Johnstone: Old legs, new game plan for ABs

NEW PLAN: The All Blacks will rely on some old legs to implement their new game plan against the new-look Wallabies.
NEW PLAN: The All Blacks will rely on some old legs to implement their new game plan against the new-look Wallabies.

The All Blacks will rely on some old legs to implement their new game plan against a new-look Wallabies side in Sydney on Saturday night.

Steve Hansen hasn't been shy to cull some of the aging stars who lifted the World Cup two years ago, making some bold selections to his squads.

But when push came to shove for this weekend, the All Blacks coach put his faith firmly in the camp of experience to counter the exuberance that the Wallabies will bring under their new mentor, Australian Ewen McKenzie.

The All Blacks will field a team boasting 874 caps. And that impressive number could have been considerably higher had not one set of aging legs already succumbed, with Dan Carter sidelined with a calf strain.

Hansen has talked up a new high-speed game they want to play this year as they look to evolve their tactical play ahead of the defence of the World Cup.

First comes the defence of the Bledisloe Cup and the Rugby Championship and a starting test in Sydney is a tough assignment given the All Blacks' patchy record there over the years.

That will have been in the selectors' minds when they chose their starting XV that features so many veterans.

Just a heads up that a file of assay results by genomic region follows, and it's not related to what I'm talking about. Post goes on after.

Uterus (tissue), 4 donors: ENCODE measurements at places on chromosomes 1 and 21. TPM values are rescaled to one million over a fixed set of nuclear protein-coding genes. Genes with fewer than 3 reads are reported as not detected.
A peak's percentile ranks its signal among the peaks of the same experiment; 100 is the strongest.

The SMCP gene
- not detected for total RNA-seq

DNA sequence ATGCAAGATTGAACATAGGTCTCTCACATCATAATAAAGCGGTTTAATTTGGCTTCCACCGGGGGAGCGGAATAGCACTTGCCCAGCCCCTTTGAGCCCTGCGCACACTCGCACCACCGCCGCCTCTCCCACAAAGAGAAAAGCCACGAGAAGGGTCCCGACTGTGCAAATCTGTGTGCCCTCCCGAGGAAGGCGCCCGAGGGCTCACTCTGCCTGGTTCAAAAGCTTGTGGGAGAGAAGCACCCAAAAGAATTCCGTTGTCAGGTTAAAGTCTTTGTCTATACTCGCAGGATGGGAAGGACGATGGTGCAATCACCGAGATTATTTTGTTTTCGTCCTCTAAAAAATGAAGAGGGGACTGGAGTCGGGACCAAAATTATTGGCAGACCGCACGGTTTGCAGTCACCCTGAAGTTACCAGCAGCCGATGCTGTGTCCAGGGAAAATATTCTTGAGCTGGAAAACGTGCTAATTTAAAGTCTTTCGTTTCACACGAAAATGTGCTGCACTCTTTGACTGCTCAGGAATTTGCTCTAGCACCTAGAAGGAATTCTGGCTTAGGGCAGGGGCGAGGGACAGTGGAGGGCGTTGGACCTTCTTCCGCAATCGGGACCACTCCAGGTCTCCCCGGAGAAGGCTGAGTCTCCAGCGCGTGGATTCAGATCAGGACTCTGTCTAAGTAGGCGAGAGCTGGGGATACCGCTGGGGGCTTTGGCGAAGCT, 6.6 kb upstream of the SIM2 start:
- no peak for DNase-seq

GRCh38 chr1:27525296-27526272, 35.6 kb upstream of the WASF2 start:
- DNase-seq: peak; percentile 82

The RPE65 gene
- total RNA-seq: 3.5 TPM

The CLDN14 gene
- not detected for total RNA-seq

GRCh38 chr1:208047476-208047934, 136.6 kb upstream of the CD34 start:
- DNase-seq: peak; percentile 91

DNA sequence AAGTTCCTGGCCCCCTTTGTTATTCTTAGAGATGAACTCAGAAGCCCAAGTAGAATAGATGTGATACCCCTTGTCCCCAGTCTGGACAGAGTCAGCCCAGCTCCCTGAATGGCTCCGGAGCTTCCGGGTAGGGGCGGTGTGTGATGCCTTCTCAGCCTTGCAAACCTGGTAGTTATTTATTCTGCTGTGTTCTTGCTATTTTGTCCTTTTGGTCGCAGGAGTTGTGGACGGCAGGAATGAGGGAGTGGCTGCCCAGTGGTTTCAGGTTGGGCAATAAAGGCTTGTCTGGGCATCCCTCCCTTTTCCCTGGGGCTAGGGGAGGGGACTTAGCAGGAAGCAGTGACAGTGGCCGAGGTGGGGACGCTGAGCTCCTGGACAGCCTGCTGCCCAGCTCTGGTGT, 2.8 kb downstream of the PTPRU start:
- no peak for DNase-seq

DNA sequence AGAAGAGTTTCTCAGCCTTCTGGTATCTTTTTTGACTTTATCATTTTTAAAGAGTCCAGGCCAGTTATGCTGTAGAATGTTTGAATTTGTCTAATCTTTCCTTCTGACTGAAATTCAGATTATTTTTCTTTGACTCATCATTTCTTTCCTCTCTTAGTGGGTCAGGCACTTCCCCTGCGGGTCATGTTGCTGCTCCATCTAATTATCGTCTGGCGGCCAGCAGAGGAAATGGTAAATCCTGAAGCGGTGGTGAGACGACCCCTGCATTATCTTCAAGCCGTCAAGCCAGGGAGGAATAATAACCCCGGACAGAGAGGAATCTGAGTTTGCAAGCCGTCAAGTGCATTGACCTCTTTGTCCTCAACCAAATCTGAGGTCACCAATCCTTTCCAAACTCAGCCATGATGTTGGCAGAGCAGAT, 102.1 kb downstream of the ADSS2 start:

This will be a season where the microscope goes on the likes of Andrew Hore, Keven Mealamu, Tony Woodcock, Conrad Smith, Ma'a Nonu, Carter and even skipper Richie McCaw.

Do they have gas left in the tank to get them through to 2015?

For McCaw, Woodcock and Nonu the most pressing question is do they have the gas to get through this test given their relative lack of activity?

The next wave of players wait on the bench, ready to inject fresh legs and enthusiasm into a New Zealand team as the circumstances require.

Others in the squad have already been sent back to their provinces to get some game time in the NPC to keep them in tune for the challenges the All Blacks will face in the coming weeks.

It's hard not to escape the feeling that many of those will be the players that will eventually be responsible for the defence of the World Cup in England in two years time.

As he named his team, Hansen was happy to throw some pressure on McKenzie ahead of one of the more intriguing test in recent years.

"With the changing of the guard in the Australian coaching group, it adds a little bit of the unexpected to the challenge.  Therefore, we need to ready for anything they chuck at us," Hansen said.

"Whilst the expectations will be as high as they always are for the All Blacks to perform and win, I have a feeling there will also be huge expectations on the Australians because of the changes, and it will be interesting to see how their players and their new coaching team cope with this."

It will be just as interesting to see how the All Blacks cope adapting to their own needs. They were far from flash for most of the series against France.

The old legs need to hit the ground running in Sydney and they need to keep going at a pace to get the All Blacks over the line.

Return matches in Wellington and Dunedin should ensure the Bledisloe remains on this side of the ditch. But this Sydney encounter has some big questions marks hanging over it.

All Blacks: Israel Dagg, Ben Smith, Conrad Smith, Ma'a Nonu, Julian Savea, Aaron Cruden, Aaron Smith, Kieran Read, Richie McCaw (c), Liam Messam, Sam Whitelock, Luke Romano, Owen Franks, Andrew Hore and Tony Woodcock. Reserves: Keven Mealamu, Ben Franks, Charlie Faumuina, Brodie Retallick, Sam Cane, Tawera Kerr-Barlow, Beauden Barrett and Ryan Crotty.

Fairfax Media